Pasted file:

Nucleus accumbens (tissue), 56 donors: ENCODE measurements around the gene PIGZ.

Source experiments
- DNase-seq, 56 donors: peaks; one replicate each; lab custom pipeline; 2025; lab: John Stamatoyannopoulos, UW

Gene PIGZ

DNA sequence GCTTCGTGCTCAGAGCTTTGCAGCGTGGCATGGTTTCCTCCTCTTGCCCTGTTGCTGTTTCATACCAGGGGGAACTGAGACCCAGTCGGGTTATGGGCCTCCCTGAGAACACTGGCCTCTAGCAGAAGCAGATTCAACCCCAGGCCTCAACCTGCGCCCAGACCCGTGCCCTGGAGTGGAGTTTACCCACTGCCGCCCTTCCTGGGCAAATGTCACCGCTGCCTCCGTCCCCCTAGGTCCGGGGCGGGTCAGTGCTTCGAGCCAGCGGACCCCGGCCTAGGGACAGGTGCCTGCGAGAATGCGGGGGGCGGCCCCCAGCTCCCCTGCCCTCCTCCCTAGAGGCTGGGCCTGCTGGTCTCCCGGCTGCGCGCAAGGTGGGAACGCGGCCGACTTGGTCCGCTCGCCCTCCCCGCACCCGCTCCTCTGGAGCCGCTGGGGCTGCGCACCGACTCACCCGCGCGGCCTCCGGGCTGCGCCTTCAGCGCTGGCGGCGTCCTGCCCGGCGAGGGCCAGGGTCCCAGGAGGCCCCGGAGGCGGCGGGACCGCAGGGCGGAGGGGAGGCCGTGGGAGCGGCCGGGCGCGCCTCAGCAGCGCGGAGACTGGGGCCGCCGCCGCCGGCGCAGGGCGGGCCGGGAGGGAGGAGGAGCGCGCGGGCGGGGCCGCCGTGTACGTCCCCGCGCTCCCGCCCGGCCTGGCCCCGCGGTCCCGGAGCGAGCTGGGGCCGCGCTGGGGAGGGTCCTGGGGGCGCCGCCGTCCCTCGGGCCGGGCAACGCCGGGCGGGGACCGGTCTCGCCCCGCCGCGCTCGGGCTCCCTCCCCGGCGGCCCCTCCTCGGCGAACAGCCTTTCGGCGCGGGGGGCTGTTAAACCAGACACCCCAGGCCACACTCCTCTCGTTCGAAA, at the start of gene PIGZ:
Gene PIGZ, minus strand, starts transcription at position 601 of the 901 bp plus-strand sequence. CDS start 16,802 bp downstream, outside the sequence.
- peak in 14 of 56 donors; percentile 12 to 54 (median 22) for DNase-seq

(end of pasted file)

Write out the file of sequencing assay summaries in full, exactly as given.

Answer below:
Nucleus accumbens (tissue), 56 donors: ENCODE measurements around the gene PIGZ.

Source experiments
- DNase-seq, 56 donors: peaks; one replicate each; lab custom pipeline; 2025; lab: John Stamatoyannopoulos, UW

Gene PIGZ

DNA sequence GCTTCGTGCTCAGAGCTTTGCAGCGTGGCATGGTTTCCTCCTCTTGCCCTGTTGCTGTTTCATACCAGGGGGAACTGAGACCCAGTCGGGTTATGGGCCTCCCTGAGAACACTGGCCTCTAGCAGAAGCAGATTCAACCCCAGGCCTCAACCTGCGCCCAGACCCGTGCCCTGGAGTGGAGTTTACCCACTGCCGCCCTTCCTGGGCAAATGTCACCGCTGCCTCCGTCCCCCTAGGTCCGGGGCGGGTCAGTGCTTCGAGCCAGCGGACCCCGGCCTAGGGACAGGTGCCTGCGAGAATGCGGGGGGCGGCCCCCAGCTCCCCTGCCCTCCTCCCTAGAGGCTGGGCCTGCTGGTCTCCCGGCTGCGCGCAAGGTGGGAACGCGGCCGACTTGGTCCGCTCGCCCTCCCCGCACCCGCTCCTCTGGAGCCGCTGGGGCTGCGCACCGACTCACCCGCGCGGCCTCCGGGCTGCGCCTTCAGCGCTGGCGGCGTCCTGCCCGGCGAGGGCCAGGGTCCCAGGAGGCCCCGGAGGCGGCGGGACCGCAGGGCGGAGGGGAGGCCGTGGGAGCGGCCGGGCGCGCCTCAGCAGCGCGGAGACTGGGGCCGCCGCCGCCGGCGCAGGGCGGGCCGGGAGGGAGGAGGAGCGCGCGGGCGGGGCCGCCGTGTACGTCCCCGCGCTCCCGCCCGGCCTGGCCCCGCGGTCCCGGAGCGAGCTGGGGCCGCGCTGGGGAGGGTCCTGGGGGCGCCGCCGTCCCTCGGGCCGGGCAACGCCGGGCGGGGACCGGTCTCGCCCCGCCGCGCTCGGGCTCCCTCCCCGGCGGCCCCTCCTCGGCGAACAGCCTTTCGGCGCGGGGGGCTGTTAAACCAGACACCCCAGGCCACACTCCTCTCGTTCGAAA, at the start of gene PIGZ:
Gene PIGZ, minus strand, starts transcription at position 601 of the 901 bp plus-strand sequence. CDS start 16,802 bp downstream, outside the sequence.
- peak in 14 of 56 donors; percentile 12 to 54 (median 22) for DNase-seq